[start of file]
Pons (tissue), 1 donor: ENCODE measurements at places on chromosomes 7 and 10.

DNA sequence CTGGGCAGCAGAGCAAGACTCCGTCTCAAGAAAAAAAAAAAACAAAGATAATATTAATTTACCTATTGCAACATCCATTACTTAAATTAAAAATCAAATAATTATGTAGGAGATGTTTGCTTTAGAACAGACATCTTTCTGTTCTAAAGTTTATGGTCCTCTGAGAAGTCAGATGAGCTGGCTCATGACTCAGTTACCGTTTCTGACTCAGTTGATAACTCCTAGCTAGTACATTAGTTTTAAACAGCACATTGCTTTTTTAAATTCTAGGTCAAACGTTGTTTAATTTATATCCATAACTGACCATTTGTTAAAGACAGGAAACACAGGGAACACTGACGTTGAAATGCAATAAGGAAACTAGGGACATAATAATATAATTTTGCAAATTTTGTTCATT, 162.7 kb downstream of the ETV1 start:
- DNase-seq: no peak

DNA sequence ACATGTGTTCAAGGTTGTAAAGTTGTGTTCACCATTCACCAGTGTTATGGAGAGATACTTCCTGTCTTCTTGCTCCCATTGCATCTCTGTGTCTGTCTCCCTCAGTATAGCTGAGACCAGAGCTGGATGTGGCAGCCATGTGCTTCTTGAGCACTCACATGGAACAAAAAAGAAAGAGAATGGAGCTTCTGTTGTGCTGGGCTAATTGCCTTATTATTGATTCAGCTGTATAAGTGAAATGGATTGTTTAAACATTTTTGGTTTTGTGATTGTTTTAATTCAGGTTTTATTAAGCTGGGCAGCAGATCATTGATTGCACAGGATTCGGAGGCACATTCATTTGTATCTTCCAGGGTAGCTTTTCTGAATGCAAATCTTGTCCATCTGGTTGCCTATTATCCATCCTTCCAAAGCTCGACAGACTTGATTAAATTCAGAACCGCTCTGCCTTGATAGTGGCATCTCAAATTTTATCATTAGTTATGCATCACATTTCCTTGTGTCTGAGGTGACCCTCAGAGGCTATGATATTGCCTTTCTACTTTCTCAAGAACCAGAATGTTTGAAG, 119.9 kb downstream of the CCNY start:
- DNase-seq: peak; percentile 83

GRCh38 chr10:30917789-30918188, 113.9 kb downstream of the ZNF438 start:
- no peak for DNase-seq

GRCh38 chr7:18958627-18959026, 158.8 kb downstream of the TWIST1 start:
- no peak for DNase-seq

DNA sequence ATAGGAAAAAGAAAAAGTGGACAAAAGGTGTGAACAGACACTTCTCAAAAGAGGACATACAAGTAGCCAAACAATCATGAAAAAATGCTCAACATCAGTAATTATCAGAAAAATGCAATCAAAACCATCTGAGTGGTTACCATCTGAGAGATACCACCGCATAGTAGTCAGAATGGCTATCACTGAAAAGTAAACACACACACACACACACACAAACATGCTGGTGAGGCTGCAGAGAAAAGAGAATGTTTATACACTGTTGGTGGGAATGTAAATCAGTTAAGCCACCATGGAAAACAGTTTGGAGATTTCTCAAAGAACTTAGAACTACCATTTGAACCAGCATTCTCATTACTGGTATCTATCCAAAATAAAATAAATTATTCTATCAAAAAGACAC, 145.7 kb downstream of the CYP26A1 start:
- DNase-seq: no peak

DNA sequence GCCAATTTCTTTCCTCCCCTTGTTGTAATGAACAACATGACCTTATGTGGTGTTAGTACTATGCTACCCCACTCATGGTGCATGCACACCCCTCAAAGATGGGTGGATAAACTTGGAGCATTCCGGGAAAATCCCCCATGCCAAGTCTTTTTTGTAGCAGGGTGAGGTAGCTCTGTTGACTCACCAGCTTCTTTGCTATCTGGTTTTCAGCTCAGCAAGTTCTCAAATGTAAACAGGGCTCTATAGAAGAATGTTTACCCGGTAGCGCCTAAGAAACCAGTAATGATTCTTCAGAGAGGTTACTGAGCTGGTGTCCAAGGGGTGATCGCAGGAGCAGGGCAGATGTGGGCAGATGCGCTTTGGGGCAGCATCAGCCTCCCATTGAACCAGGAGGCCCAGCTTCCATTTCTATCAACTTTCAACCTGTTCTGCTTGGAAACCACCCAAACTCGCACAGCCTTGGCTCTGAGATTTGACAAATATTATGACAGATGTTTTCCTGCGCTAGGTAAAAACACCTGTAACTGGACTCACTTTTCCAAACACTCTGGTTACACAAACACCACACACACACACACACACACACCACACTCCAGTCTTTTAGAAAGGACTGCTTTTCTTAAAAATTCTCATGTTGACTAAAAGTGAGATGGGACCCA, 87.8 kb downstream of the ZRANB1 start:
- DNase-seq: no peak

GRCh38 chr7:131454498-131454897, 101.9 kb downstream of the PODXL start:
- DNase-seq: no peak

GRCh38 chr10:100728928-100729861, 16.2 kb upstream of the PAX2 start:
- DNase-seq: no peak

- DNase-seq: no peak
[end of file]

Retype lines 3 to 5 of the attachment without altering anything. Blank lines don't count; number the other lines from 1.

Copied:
- DNase-seq: no peak

DNA sequence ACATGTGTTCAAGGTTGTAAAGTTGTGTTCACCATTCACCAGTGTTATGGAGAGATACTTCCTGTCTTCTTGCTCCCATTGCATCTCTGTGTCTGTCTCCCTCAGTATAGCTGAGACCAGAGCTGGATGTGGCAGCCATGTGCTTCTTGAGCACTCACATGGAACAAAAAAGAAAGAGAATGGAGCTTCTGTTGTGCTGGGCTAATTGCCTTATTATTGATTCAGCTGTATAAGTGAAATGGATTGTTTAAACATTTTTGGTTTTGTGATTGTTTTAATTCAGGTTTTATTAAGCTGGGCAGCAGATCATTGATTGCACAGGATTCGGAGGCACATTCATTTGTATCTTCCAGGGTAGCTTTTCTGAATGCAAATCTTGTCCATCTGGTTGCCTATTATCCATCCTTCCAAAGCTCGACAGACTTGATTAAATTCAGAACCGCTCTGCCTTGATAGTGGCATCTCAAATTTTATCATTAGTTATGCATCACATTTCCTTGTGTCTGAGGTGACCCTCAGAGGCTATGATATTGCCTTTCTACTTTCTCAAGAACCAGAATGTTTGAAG, 119.9 kb downstream of the CCNY start:
- DNase-seq: peak; percentile 83